Architecture has changed irreparably in the past decade, but those who know how to adapt just might find themselves in a far better place in a few years. It has now been 8 years since construction peaked in 2005, nearly 6 years since the subprime meltdown, and close to 5 years since the big meltdown that really kicked off the Great Recession.
The End of Experienced Employees
Today, it appears that construction is finally beginning to pick back up, but it's too late for architecture as we knew it. More than half of the people working in architectural offices in 2005 aren't there anymore. Some are still unemployed, some have gone in business for themselves, but many have left the profession. And when people leave architecture, they rarely come back for three reasons: an architecture degree prepares you to do so many other things, it's such a stressful profession, and the pay is usually significantly lower than other professions like law and medicine. So if you're a firm owner, your former employees are likely either gone for good, or have started their own firms and are competing with you for work. So you can't simply gear back up with the same experienced people you once had.
The End of Trusting Clients
During the past 8 years that we've essentially been out of business, our clients have changed in several ways. A decade ago, clients were much more likely to accept the expert opinion of an architect. Now, they've all learned to Google. Just ask doctors about their experience with patients who know WebMD for a look at what a web-searching clientele means to another profession.
The New Frugality
Your one-time clients have become much more frugal over the past 8 years, and because the construction crash has now lasted twice as long as it takes to get a college degree, this new frugality is likely to stick. Just look at how the Great Depression transformed a generation of Americans almost a century ago, forever imprinting them with high frugality. When they do spend money, frugal people are more likely to buy products than services. They buy store-bought clothes rather than patronizing a tailor, for example. Frugal homeowners-to-be are more likely to buy a stock house plan than commission a custom design. Today, if you have only services to sell, you may want to start thinking about packaging useful things you've done into products.
Smaller & Smarter
When those homeowners-to-be build, they're facing a banking industry that has changed dramatically. Many banks have sworn off real estate lending entirely, whereas those who are still making mortgage loans are much more conservative. This means that your clients have a much better chance of getting a smaller project financed… so long as you design it to be smart enough that your client prefers it over a larger, less intelligent design.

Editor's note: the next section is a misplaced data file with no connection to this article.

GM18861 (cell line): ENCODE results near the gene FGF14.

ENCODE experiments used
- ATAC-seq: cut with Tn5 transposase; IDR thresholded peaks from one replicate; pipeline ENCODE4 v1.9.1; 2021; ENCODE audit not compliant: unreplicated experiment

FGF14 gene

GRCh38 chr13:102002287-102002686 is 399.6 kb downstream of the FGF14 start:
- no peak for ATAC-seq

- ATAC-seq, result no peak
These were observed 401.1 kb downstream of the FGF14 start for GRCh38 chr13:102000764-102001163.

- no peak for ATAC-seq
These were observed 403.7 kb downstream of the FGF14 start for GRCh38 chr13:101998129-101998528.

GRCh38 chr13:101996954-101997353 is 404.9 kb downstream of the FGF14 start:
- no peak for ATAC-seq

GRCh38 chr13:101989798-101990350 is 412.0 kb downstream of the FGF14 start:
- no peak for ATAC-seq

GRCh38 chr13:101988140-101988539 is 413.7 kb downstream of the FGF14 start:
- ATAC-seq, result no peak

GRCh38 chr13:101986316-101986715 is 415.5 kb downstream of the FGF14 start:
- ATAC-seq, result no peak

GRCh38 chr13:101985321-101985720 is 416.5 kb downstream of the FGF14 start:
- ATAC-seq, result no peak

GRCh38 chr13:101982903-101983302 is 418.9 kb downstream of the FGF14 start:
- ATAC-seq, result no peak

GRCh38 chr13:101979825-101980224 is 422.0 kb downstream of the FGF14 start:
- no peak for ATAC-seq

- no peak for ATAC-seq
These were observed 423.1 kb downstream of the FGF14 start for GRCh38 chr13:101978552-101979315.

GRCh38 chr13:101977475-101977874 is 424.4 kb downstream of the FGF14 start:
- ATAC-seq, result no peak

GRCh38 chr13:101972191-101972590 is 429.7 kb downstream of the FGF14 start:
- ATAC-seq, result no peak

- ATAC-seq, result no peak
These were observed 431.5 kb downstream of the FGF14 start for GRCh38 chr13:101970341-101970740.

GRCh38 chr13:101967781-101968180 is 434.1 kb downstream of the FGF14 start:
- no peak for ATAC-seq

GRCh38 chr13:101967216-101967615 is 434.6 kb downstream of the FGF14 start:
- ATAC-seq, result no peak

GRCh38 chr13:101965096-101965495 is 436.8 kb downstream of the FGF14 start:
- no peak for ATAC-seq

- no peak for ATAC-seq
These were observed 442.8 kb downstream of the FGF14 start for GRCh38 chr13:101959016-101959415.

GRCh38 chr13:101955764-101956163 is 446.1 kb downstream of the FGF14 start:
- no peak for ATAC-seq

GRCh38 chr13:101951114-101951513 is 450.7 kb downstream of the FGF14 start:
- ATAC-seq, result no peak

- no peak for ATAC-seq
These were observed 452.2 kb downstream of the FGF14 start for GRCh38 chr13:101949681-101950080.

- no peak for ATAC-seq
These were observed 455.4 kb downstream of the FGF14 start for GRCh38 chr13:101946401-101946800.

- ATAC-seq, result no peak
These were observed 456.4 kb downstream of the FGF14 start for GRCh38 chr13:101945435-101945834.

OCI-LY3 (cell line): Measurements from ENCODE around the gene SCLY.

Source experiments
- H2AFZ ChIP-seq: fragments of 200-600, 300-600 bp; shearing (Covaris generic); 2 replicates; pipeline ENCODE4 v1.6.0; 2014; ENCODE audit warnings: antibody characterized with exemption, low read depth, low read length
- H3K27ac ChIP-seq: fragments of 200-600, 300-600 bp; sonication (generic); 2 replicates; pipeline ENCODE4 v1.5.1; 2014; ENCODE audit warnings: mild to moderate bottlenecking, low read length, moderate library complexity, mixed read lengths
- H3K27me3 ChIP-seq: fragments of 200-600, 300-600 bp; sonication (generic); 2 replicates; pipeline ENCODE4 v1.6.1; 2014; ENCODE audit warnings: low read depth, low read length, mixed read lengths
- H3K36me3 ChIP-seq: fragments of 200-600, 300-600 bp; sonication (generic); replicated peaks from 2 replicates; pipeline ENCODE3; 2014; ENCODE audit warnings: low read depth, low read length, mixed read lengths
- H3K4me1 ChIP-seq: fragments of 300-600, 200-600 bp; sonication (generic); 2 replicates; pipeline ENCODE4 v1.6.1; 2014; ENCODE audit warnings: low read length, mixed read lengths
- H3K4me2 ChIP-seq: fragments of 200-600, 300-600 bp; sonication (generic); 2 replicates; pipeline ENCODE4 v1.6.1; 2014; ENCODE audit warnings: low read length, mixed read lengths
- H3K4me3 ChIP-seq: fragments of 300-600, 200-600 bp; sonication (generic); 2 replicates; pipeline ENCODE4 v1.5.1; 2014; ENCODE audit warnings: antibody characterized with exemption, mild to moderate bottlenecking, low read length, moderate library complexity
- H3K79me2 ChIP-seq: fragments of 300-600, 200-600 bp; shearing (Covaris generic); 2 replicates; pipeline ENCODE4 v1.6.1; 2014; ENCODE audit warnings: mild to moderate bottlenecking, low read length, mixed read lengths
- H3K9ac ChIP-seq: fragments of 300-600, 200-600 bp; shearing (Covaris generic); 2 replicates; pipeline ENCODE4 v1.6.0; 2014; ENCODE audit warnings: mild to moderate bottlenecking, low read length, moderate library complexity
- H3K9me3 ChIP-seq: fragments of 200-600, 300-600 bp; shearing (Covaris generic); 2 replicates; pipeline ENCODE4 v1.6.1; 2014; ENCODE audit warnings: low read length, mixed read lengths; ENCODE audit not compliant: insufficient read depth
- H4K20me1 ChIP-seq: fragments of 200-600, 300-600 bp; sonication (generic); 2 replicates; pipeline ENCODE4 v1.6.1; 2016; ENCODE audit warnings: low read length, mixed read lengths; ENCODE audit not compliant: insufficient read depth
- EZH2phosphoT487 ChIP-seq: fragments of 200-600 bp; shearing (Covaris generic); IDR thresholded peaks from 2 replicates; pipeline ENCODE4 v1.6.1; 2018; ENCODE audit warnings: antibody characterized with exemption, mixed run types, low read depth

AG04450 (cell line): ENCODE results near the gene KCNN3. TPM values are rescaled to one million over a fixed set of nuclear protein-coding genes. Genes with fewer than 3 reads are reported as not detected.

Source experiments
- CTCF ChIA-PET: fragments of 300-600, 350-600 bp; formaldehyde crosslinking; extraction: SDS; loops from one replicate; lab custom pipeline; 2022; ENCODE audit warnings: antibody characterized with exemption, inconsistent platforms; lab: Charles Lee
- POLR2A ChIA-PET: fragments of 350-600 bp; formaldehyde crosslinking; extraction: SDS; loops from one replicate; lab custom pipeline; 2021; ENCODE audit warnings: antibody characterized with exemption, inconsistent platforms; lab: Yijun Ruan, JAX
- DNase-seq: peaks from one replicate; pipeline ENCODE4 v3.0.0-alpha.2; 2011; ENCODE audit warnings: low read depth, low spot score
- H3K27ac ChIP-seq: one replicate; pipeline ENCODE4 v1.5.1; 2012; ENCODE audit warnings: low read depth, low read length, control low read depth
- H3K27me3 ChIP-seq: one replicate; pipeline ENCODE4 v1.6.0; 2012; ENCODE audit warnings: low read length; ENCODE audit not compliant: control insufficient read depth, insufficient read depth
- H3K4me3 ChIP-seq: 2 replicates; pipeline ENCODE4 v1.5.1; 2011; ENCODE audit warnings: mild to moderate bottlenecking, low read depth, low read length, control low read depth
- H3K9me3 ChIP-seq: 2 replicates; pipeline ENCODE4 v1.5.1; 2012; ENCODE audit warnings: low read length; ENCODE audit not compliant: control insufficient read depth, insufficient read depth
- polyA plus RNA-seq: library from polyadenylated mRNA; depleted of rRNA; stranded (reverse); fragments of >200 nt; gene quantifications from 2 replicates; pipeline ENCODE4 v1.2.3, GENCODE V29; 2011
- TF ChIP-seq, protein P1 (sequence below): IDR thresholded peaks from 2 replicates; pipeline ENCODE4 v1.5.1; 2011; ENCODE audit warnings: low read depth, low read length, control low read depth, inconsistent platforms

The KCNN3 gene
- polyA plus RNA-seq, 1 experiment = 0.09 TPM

Younger & Greener
Your clients have also gotten younger. A decade ago, most custom design clients were Baby Boomers, but they are now beginning to move out of the home-building market as they age, and are being replaced with GenX and GenY. These generations are much more concerned with building and living sustainably. As a matter of fact, if you're a Boomer architect, you may well be viewed as part of the sustainability problem because Boomers have consumed more than any generation in human history, not only because we were so large, but because we were so hungry as well.
Patience, Generosity, and Connectedness
Those changes would be enough to rock any profession, but there's more. Business is currently undergoing a change that I believe will prove to be as great as the Industrial Revolution 250 years ago. For that quarter-millennium, the prime virtues of business have been better-faster-cheaper, or quality, speed, and economy, if you prefer. I believe that the new age that is now dawning may come to be known as the Age of the Idea, and it appears that the three prime virtues of this time we are now entering may become patience, generosity, and connectedness. So this isn't just about remaking our marketing… it's about remaking ourselves.
The New Tools
Most marketing methods architects have used for decades don't work so well anymore for two reasons: First, the market is leaner, and the old methods worked best when there were lots of jobs to go around. Second, and less obvious, is the fact that we've all been vaccinated by spam against wanting to hear anything about your business. We turn a deaf ear to sales pitches just as quickly as we hit the delete key on a spammy email. The good news is that new tools are emerging that work much better, and again, for two reasons: First, you can reach far more people with tools like blogging, tweeting, online communities, video, etc. than you can by playing a round of golf. And these tools reach the places that are heavily populated by your younger potential clients.